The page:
3. Turn heat up high and bring to the boil. As soon as the pan is bubbling, clamp on a lid, turn the heat down low and leave to simmer for 8 minutes. The drain the pan and set the quince aside. The idea is to par-cook them – you don’t want them too soft yet otherwise they’ll lose their shape later.
  4. Pre-heat the oven to 190°C.
  5. In the Tatin (or skillet) pan, add the remaining sugar and melt over a medium heat. You must not stir with a spoon yet, but can swill round. Just as the sugar has melted and is starting to go golden add the butter – now you can stir. Then take off the heat.
  6. Add the quince to the pan with the flatter faces down in a circular pattern around the Tatin tin. Drizzle over the remaining lemon juice and cinnamon.
  7. On a floured surface, roll out the sweet shortcrust pastry to about half a cm thick and cut to a circle that is just bigger than the Tatin dish and then place over the fruit.
  8. Push the edges down the side of the pan and then bake in the over for 30-40 minutes until the pastry is golden brown and the fruit is bubbling up the sides.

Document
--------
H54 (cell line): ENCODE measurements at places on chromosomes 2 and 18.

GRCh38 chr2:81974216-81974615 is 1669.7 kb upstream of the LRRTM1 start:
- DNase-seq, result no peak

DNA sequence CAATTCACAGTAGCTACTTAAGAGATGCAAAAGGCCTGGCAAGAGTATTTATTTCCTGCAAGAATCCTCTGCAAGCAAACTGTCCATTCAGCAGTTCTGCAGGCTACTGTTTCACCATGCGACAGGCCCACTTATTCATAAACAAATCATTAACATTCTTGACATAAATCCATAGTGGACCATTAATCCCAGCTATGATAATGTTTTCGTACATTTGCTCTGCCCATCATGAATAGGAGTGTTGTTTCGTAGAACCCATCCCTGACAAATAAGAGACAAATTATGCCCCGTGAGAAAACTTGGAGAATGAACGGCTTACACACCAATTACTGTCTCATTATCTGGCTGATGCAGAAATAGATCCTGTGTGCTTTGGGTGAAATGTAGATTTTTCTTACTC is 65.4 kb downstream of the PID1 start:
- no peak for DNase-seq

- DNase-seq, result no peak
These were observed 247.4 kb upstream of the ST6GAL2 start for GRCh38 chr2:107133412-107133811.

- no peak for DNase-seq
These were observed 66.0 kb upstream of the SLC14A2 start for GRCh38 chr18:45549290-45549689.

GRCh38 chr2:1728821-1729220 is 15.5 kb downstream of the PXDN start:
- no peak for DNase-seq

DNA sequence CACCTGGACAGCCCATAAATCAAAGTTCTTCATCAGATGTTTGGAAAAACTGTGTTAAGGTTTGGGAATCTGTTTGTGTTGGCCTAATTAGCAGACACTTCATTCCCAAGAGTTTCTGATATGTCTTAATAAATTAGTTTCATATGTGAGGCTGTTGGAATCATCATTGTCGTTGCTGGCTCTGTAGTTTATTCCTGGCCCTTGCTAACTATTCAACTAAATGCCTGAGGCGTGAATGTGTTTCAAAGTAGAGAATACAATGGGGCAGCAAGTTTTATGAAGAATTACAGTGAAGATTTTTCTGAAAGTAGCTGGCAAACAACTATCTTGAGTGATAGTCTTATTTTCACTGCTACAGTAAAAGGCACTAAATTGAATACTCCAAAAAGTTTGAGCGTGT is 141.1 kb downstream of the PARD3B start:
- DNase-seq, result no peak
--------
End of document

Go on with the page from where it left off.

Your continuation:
9. Once out of the oven, leave to cool for 10 minutes, then loosen around the edges with a palette knife. Place a large plate over the dish and invert. A thump on the pan or a short but vigorous shake should completely release the pie onto the plate, showing all the fruit facing up. Don’t worry if one of 2 pieces are left in the pan – just remove them from the pan and squidge gently into the place in the pie.
  10. I serve mine warm with creme fraiche

Quince Tarte Tatin

 

Quince Tarte Tatin - served

F – Fig and Almond Tart

My fig and almond tart takes enough effort to blitz together a few key ingredients and slice up a handful of figs to produce a special dessert.
Fig and almond tart - ready to cook
Ingredients:
  • 350g all-butter puff pastry
  • 1 tbsp double cream
  • 1 egg yolk
  • 125g ground almonds
  • 75g caster sugar
  • 50g unsalted butter, softened
  • 1 egg
  • 1 unwaxed lemon, zested
  • 6-8 ripe figs, washed and dried
Recipe:
  1. Heat the oven to 200C.